Can cognitive aging contribute to fundamental psychological theory? Repetition deafness as a test case

Donald G. MacKay, Michelle D. Miller

Research output: Contribution to journalArticle

11 Scopus citations

Abstract

This study concretely illustrates the Birren-Fisher strategy (1991), the use of well-established aging effects to understand fundamental but poorly understood phenomena in mainstream psychology. Our well-established aging effects included inhibition deficits and new learning deficits, and our poorly understood mainstream phenomenon was repetition deafness (RD), the reduced immediate recall of repeated words in computer compressed speech. Applying the Birren-Fisher strategy to RD successfully showed that RD is fundamentally similar to repetition blindness, that normal prosody eliminates RD for both young and older participants, and that age-linked connection formation problems cause RD, but not inhibition, perceptual fusion, or an absolute refractory period.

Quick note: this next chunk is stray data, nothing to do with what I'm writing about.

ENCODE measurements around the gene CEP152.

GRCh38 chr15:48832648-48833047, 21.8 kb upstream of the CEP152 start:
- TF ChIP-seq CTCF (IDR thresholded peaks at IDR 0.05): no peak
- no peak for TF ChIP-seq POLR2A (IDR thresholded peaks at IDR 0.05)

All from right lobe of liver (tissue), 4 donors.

Original languageEnglish (US)
Pages (from-to)169-186
Number of pages18
JournalAging, Neuropsychology, and Cognition
Volume3
Issue number3
DOIs
StatePublished - Sep 1996
Externally publishedYes

ASJC Scopus subject areas

  • Neuropsychology and Physiological Psychology
  • Experimental and Cognitive Psychology
  • Geriatrics and Gerontology
  • Psychiatry and Mental health

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